The Alzheimer’s Association has a wealth of information available on their website at More information about the BRFSS is available on the CDC website at

Thanks Kevin for the new look on the blog, I appreciate it!

Debra’s Perspective – The Omaha Walk

Mike is a marvel. He goes out and talks and talks about his life with Alzheimer’s. I hear so many people talk about how brave he is, and I agree. I have also heard many people when hearing of Mike’s Alzheimer’s being very sympathetic towards his lot in life. “I am SO sorry to hear that diagnosis. Wow, that’s bad…” I absolutely understand both reactions. However, I come towards Mike’s diagnosis with a little bit of a curve thrown in. I am thankful for an early diagnosis.

1 in 9 Americans over 65 will have Alzheimer’s disease. Women get a double whammy. 60% of us are going to be the care givers on top of the fact that 1 in 6 women will get Alzheimer’s themselves. With this many people affected by a disease that scares us so badly we need to be pro-active and find some answers. And I mean we need to be pro-active NOW!

Dr. Ronald C. Petersen is one of the top researchers in the world of Alzheimer’s. He had been at Mayo Clinic for many years and now travels the globe to inform doctors on how to treat people with the disease. Mike was able to spend some time with him not long ago. Warm fuzzies all around with this doctor. He has only compassion and empathy for those he tries to help.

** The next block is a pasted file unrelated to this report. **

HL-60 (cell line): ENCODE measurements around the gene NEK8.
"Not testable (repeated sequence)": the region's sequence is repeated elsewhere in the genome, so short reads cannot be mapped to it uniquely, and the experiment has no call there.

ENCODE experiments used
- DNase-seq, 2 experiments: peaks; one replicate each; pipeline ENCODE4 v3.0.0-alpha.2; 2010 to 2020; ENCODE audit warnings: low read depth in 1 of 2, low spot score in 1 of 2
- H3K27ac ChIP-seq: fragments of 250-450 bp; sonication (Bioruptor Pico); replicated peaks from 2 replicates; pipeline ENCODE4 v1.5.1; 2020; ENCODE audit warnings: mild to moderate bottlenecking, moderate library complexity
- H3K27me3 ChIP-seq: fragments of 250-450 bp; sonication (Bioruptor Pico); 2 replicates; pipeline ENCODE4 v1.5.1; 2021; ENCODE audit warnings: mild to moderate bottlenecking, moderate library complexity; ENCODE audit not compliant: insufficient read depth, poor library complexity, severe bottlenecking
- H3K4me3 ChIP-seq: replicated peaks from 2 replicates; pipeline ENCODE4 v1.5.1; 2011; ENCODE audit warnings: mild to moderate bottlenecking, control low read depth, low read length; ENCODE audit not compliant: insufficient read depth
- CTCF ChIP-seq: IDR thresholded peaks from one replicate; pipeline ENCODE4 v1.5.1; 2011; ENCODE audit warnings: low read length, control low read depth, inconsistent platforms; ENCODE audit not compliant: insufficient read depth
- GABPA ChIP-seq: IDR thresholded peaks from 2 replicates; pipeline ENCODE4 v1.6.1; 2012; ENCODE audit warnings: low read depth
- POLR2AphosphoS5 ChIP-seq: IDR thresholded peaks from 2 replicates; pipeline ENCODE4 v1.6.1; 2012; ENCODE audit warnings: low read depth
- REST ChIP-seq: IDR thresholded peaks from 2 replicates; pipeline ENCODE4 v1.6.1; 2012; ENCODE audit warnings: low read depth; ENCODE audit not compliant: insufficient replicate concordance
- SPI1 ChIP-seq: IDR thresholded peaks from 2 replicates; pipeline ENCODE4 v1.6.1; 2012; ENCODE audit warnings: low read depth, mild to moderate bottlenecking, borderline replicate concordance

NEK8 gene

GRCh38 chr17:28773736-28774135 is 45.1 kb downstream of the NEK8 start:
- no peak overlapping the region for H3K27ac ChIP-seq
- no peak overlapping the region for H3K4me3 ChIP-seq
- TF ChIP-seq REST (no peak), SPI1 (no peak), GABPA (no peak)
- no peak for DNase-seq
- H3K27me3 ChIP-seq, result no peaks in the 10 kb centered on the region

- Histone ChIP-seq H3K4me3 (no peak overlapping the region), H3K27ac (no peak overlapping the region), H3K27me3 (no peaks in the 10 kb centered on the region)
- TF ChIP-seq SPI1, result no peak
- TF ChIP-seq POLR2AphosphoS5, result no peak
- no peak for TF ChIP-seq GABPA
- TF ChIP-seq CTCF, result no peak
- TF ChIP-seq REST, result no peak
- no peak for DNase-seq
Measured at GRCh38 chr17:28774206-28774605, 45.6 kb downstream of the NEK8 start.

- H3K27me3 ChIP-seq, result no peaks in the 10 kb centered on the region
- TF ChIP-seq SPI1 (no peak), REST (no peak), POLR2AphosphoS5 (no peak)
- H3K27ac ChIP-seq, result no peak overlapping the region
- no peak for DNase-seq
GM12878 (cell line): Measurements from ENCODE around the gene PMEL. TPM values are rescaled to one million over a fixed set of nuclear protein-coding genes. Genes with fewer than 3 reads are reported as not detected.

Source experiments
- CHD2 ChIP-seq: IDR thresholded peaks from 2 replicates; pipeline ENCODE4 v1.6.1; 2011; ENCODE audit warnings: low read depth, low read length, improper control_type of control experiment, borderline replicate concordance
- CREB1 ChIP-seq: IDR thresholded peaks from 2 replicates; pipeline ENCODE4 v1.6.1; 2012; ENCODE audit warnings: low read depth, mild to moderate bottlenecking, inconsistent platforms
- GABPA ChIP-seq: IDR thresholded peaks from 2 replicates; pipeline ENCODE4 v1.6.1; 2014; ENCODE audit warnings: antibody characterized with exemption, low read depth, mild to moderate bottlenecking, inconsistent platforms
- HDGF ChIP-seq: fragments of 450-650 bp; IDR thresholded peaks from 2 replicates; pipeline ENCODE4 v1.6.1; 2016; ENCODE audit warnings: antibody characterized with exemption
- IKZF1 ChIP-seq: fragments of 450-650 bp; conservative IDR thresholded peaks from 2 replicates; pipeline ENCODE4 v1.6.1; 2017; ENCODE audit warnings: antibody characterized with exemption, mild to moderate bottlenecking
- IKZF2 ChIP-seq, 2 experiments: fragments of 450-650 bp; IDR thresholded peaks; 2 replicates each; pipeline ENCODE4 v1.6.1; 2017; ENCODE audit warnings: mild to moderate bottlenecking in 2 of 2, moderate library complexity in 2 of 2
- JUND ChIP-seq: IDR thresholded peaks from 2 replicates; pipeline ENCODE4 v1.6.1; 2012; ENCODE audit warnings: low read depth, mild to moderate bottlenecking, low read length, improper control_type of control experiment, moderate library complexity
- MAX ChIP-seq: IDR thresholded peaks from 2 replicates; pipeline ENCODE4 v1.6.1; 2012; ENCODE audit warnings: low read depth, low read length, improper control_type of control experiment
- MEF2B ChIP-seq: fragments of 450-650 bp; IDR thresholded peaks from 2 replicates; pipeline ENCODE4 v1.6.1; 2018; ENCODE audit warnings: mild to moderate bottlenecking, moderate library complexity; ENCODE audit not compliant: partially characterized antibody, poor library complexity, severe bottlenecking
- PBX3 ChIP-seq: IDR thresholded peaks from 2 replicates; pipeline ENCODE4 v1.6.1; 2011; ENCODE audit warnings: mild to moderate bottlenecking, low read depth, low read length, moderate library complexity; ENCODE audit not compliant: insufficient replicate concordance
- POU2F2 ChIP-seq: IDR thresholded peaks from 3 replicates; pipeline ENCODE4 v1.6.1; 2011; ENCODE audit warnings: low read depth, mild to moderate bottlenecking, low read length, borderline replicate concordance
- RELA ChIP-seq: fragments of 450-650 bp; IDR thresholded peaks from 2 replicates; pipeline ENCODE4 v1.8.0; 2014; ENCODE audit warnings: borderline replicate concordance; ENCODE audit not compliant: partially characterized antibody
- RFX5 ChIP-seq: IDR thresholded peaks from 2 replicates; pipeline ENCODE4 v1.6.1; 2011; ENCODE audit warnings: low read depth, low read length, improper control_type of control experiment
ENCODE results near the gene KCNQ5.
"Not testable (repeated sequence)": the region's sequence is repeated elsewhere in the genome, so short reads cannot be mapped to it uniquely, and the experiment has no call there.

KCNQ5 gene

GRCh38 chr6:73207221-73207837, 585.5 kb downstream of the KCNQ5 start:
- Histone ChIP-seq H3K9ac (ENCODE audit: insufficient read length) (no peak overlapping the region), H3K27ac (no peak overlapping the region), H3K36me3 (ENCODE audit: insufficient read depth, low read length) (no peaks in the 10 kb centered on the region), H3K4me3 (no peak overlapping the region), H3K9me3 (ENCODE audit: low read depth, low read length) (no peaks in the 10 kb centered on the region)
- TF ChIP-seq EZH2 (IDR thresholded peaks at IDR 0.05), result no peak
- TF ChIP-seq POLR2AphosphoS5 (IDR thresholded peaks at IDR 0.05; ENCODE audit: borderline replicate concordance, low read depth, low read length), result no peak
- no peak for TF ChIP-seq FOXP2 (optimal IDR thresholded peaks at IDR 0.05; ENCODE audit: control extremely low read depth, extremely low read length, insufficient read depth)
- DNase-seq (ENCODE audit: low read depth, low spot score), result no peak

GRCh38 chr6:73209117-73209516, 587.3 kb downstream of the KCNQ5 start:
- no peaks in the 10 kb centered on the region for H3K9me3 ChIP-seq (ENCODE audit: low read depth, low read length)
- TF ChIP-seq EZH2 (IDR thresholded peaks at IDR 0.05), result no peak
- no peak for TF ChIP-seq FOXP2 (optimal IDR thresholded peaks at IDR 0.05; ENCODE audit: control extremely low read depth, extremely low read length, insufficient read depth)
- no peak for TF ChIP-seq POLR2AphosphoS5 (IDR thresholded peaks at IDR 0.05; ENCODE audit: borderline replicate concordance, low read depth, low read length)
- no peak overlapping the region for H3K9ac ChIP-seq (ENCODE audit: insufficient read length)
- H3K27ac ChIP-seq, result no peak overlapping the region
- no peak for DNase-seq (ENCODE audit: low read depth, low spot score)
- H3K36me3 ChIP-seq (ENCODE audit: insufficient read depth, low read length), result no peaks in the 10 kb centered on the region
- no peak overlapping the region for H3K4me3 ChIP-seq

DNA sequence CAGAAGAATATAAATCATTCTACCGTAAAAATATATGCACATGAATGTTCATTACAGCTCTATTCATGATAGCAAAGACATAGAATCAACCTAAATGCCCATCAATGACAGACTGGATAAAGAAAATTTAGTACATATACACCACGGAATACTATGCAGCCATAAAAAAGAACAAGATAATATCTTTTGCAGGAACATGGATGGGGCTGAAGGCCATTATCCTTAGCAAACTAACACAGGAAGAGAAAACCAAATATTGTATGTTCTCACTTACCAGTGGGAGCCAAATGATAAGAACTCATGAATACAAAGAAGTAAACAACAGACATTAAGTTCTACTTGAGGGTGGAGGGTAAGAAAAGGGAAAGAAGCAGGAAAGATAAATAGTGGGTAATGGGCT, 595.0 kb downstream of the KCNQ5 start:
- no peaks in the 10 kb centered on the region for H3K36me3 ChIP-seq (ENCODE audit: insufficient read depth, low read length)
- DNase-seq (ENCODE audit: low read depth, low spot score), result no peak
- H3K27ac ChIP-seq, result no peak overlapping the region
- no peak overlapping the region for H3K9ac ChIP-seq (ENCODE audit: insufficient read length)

Research is the name of the game. Early diagnosis is the name of the game. These two things go hand-in-glove as far as I’m concerned. Dr. Petersen is all about research and early diagnosis. So, let’s jump in and get started.

Because Mike was able to get an early diagnosis he has improved his quality of life. We’ve changed our diets. He’s changed his exercise program. He has worked hard to get quality sleep every night. He has added large doses of DHA and green tea extract. He is still able to work puzzles and does so daily. He keeps working his brain. Why?

Well, because research is showing that we may not be as close to a cure as we would like but we are coming to an understanding on how we can live a longer quality of life with this disease. And believe me when I tell you we work each piece of this crazy puzzle!